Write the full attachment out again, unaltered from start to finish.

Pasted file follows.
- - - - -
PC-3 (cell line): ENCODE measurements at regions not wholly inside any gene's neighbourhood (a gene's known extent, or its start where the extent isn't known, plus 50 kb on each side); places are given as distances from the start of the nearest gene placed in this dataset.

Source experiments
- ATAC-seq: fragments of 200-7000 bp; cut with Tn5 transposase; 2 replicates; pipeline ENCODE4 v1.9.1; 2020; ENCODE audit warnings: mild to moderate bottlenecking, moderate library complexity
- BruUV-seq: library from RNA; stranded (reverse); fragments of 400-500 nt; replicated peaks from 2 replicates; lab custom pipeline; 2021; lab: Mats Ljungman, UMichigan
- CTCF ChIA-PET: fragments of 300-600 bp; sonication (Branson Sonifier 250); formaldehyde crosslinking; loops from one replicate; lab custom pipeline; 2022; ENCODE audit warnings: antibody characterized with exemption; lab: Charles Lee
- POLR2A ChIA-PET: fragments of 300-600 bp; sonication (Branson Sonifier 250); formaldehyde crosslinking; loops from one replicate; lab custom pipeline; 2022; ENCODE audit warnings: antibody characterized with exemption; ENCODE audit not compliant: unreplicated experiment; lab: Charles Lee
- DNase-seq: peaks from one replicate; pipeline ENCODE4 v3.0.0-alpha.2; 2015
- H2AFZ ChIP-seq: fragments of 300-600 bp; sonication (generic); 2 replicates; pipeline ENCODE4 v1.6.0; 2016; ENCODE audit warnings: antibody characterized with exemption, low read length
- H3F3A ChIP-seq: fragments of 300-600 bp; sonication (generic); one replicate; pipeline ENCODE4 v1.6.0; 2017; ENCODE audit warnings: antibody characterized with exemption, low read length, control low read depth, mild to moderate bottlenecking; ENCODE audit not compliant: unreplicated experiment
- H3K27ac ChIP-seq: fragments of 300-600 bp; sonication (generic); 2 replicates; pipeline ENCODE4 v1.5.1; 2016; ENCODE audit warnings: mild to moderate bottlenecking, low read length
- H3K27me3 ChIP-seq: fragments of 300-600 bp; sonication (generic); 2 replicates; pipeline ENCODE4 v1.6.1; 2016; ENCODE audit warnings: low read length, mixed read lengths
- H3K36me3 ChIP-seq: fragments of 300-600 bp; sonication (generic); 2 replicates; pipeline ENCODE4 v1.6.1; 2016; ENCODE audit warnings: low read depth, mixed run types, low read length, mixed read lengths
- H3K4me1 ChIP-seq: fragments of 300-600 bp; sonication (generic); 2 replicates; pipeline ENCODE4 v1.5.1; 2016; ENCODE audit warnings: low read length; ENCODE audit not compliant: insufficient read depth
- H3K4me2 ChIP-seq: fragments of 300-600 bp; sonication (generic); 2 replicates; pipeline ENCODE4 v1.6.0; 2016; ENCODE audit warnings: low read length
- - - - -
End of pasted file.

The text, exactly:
PC-3 (cell line): ENCODE measurements at regions not wholly inside any gene's neighbourhood (a gene's known extent, or its start where the extent isn't known, plus 50 kb on each side); places are given as distances from the start of the nearest gene placed in this dataset.

Source experiments
- ATAC-seq: fragments of 200-7000 bp; cut with Tn5 transposase; 2 replicates; pipeline ENCODE4 v1.9.1; 2020; ENCODE audit warnings: mild to moderate bottlenecking, moderate library complexity
- BruUV-seq: library from RNA; stranded (reverse); fragments of 400-500 nt; replicated peaks from 2 replicates; lab custom pipeline; 2021; lab: Mats Ljungman, UMichigan
- CTCF ChIA-PET: fragments of 300-600 bp; sonication (Branson Sonifier 250); formaldehyde crosslinking; loops from one replicate; lab custom pipeline; 2022; ENCODE audit warnings: antibody characterized with exemption; lab: Charles Lee
- POLR2A ChIA-PET: fragments of 300-600 bp; sonication (Branson Sonifier 250); formaldehyde crosslinking; loops from one replicate; lab custom pipeline; 2022; ENCODE audit warnings: antibody characterized with exemption; ENCODE audit not compliant: unreplicated experiment; lab: Charles Lee
- DNase-seq: peaks from one replicate; pipeline ENCODE4 v3.0.0-alpha.2; 2015
- H2AFZ ChIP-seq: fragments of 300-600 bp; sonication (generic); 2 replicates; pipeline ENCODE4 v1.6.0; 2016; ENCODE audit warnings: antibody characterized with exemption, low read length
- H3F3A ChIP-seq: fragments of 300-600 bp; sonication (generic); one replicate; pipeline ENCODE4 v1.6.0; 2017; ENCODE audit warnings: antibody characterized with exemption, low read length, control low read depth, mild to moderate bottlenecking; ENCODE audit not compliant: unreplicated experiment
- H3K27ac ChIP-seq: fragments of 300-600 bp; sonication (generic); 2 replicates; pipeline ENCODE4 v1.5.1; 2016; ENCODE audit warnings: mild to moderate bottlenecking, low read length
- H3K27me3 ChIP-seq: fragments of 300-600 bp; sonication (generic); 2 replicates; pipeline ENCODE4 v1.6.1; 2016; ENCODE audit warnings: low read length, mixed read lengths
- H3K36me3 ChIP-seq: fragments of 300-600 bp; sonication (generic); 2 replicates; pipeline ENCODE4 v1.6.1; 2016; ENCODE audit warnings: low read depth, mixed run types, low read length, mixed read lengths
- H3K4me1 ChIP-seq: fragments of 300-600 bp; sonication (generic); 2 replicates; pipeline ENCODE4 v1.5.1; 2016; ENCODE audit warnings: low read length; ENCODE audit not compliant: insufficient read depth
- H3K4me2 ChIP-seq: fragments of 300-600 bp; sonication (generic); 2 replicates; pipeline ENCODE4 v1.6.0; 2016; ENCODE audit warnings: low read length